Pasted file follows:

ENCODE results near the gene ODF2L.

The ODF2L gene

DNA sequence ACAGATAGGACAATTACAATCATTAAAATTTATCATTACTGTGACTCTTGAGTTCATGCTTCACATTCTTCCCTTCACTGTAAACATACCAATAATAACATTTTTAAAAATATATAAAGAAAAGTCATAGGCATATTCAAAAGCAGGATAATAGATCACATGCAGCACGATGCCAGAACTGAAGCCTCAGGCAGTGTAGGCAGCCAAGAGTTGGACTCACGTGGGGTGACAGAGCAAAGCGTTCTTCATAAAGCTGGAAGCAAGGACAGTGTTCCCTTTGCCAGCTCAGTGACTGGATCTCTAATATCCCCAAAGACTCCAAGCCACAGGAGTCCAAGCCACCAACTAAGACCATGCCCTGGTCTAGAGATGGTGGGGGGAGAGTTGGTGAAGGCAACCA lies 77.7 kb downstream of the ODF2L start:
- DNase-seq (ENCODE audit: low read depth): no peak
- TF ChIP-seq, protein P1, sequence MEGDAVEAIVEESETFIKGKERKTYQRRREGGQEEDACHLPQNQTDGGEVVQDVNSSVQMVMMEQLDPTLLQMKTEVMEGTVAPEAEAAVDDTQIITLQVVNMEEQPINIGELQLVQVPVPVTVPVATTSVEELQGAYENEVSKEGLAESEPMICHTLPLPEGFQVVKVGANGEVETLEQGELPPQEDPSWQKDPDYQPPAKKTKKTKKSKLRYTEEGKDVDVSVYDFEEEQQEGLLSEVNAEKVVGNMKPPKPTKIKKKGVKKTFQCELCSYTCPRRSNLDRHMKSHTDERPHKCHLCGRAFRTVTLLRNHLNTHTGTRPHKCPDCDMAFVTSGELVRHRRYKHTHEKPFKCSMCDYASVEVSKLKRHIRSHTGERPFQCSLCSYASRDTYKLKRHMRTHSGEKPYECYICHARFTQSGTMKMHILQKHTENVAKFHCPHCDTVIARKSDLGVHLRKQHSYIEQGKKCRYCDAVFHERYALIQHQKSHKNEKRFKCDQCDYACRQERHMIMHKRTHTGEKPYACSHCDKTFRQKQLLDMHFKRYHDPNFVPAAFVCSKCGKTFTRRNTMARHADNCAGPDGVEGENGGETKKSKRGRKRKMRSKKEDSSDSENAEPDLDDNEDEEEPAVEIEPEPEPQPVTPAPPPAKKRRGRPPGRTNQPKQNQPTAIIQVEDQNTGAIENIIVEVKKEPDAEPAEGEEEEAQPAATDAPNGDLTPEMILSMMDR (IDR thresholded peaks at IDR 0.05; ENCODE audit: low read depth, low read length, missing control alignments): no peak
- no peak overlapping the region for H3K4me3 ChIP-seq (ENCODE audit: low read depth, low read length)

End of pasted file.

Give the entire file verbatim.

ENCODE results near the gene ODF2L.

The ODF2L gene

DNA sequence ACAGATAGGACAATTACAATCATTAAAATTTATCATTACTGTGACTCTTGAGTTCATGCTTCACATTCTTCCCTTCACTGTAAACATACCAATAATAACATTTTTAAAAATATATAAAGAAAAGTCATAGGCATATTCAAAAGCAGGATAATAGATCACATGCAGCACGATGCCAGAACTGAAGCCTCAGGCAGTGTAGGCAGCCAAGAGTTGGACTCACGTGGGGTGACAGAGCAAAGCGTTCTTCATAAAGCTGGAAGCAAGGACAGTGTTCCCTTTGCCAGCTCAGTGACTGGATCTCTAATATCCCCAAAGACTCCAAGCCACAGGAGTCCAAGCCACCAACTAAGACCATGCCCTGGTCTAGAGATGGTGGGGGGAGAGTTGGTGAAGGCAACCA lies 77.7 kb downstream of the ODF2L start:
- DNase-seq (ENCODE audit: low read depth): no peak
- TF ChIP-seq, protein P1, sequence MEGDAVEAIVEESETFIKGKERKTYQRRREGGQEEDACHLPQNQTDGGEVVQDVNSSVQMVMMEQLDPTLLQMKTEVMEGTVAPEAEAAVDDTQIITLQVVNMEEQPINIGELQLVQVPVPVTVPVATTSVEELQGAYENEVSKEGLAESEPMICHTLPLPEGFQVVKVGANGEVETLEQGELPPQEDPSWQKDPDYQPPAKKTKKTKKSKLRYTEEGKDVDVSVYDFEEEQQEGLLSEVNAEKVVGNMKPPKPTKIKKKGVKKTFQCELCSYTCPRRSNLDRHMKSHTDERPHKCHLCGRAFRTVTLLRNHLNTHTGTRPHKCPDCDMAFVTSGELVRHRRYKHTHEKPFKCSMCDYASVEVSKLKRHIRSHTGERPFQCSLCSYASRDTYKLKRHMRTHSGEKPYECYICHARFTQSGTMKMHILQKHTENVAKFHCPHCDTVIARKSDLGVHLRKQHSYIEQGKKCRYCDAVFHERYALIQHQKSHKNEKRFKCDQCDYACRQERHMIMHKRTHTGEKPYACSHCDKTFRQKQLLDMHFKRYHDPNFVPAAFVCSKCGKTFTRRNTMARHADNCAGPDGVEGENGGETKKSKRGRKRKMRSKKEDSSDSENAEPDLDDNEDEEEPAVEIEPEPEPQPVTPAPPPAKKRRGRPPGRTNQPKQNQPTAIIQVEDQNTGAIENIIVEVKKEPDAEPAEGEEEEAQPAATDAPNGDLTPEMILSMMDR (IDR thresholded peaks at IDR 0.05; ENCODE audit: low read depth, low read length, missing control alignments): no peak
- no peak overlapping the region for H3K4me3 ChIP-seq (ENCODE audit: low read depth, low read length)